Academy Voices: Donovan Smith, School of Fashion Textile Design Student

By Nina Tabios

For many, the shelter in place mandate shook most people’s sense of normalcy. But for Donovan Smith, a textile design student from Academy of Art University’s School of Fashion, staying at home is actually more his speed. As an introvert, he enjoys the solitude. 

“I’m in my element,” Smith said over the phone from the 575 Harrison residence hall. His roommates went back home, so Smith has the space all to himself. “It has its challenges here and there, but overall it’s been good,” he said. “I can’t complain, I’ve been pretty blessed.”

It isn’t just a positive mindset that has kept him going. Smith describes himself as a sporadic creator, whose artistry is of the moment. Quarantining in his room with fabric, paints, a screen, and two squeegees, Smith continued to work on his senior collection with fashion designer Faith Winston despite the likelihood it wouldn’t get the opportunity to walk down the Graduation Fashion Show runway this month. However, by embracing the current circumstances, Smith believes he’s coming out a better designer. 

“I’m naturally a creator that way, that makes do with what I have,” he said. “It’s really cool what we can do with limitations. It really forces you to experiment and be more creative and to think outside the box.”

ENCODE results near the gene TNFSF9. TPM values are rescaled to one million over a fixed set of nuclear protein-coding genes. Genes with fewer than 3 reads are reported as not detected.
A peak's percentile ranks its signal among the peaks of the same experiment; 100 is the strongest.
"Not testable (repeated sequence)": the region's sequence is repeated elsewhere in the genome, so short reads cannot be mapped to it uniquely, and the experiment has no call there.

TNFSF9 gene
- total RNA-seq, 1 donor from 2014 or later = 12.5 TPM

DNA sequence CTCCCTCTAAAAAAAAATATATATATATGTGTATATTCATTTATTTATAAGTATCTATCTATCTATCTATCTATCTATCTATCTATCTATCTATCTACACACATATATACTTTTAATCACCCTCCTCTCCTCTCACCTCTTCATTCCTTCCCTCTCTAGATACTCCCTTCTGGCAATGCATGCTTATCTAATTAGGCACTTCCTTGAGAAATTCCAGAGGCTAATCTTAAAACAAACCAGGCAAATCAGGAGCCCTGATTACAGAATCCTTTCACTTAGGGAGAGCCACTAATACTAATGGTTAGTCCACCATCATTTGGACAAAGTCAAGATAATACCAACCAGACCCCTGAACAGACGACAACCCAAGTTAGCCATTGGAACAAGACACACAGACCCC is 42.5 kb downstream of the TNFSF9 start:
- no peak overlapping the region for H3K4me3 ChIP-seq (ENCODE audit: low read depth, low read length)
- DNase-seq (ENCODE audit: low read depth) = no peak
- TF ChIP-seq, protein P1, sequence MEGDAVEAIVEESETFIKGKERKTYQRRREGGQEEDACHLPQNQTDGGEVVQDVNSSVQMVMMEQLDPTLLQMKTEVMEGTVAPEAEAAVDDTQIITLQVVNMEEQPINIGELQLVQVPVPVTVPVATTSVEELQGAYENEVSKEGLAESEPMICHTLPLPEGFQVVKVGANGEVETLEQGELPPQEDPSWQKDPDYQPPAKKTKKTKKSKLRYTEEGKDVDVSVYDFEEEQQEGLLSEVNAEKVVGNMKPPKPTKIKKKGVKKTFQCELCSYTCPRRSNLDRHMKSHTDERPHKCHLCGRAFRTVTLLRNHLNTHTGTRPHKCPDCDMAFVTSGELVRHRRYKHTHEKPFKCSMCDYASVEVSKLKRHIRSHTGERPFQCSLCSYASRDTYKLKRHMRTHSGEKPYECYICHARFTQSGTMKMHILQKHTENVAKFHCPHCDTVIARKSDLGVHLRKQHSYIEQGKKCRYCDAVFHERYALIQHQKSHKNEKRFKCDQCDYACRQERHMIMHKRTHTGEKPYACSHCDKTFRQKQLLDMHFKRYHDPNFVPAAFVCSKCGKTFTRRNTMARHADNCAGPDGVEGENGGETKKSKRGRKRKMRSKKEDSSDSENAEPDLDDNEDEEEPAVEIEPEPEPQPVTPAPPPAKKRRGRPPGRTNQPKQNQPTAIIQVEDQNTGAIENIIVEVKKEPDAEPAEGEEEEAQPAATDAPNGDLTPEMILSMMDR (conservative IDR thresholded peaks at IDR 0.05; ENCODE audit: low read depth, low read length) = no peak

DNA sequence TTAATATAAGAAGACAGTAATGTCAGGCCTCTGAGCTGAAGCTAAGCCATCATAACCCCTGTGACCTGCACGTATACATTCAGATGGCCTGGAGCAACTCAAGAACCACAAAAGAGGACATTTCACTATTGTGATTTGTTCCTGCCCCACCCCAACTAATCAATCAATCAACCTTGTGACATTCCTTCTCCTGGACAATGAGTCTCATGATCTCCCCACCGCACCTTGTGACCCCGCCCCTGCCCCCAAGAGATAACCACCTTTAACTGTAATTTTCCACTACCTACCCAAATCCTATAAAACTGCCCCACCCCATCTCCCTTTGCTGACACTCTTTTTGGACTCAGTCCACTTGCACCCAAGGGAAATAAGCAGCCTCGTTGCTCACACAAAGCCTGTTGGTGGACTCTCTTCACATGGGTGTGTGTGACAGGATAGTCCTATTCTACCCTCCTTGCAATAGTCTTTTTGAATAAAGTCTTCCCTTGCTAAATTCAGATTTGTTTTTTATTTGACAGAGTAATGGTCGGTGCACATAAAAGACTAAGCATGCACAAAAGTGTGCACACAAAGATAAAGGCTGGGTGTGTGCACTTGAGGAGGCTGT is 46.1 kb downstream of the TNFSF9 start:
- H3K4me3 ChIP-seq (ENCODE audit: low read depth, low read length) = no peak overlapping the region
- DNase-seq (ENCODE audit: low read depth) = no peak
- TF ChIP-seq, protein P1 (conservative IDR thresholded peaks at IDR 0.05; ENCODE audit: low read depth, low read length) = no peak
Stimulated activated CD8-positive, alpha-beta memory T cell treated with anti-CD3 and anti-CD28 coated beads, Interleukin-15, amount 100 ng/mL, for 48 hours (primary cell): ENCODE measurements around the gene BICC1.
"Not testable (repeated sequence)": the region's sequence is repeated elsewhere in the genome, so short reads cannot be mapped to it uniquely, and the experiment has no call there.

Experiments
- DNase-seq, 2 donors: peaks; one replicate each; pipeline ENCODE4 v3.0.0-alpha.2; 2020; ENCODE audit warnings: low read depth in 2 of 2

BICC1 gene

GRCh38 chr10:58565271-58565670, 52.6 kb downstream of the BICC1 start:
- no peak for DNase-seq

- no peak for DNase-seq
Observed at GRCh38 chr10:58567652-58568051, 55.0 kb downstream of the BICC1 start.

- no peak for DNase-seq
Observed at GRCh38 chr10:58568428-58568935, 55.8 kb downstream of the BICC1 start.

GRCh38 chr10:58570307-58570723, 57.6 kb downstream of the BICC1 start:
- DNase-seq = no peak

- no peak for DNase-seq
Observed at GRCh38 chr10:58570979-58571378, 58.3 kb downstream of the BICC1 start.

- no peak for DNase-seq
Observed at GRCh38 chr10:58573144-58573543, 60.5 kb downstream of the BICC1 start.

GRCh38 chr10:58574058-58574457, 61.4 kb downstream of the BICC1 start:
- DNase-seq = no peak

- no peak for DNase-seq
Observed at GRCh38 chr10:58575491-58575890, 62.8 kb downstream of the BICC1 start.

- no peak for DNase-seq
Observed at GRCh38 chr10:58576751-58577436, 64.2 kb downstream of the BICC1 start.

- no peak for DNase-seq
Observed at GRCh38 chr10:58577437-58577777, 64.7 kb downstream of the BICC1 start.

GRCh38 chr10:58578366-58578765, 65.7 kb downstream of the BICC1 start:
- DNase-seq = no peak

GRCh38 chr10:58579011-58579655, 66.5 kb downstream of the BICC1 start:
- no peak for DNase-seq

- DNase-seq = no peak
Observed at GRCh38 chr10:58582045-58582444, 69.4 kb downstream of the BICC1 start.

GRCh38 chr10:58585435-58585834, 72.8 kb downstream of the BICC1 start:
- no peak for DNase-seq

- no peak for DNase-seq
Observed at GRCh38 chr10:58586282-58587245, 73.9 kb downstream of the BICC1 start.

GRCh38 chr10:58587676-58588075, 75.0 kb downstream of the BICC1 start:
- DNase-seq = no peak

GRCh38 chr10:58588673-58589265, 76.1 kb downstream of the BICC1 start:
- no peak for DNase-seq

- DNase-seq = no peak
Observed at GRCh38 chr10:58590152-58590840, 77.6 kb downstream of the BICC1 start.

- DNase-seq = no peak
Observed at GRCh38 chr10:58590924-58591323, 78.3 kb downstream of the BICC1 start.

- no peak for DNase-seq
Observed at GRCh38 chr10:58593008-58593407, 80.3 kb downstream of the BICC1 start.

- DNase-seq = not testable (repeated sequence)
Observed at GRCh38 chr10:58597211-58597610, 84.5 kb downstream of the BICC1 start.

In conversation with Art U News, Smith spoke about collaboration during a pandemic, self-reflection, and finding balance. 

School of Fashion textile design student Donovan Smith. Photo courtesy of Donovan Smith.

What classes are you taking this semester?

Textiles 6, Senior Collection; History of Tattoos (which is an online class); Film History 2, and Portfolio: Textiles. 

How was it adjusting from on-site to online? 

They’ve been actually great. For my portfolio class, a lot of our projects are computer-based anyway, so we’re working on Photoshop a lot. My film class, usually we’re in the auditorium watching films but my teacher was well-adjusted [for online], so that’s been pretty smooth. Then in textiles, I was fortunate enough to grab a few things from the textile lab so that I can have a little studio in my room. I was able to grab one screen with one of my designs on [it], two squeegees to print with, and all of my paint. Transporting that back here was kind of hard, but it was do-able.

For senior collection, you are collaborating with senior fashion designer Faith Winston. How have you guys been able to continue to work through shelter in place?

We send each other messages, texts all the time, [plus] photos, and updates. I just finished up a majority of my prints last week, and I transported them to her and now she’s just sewing up the garments.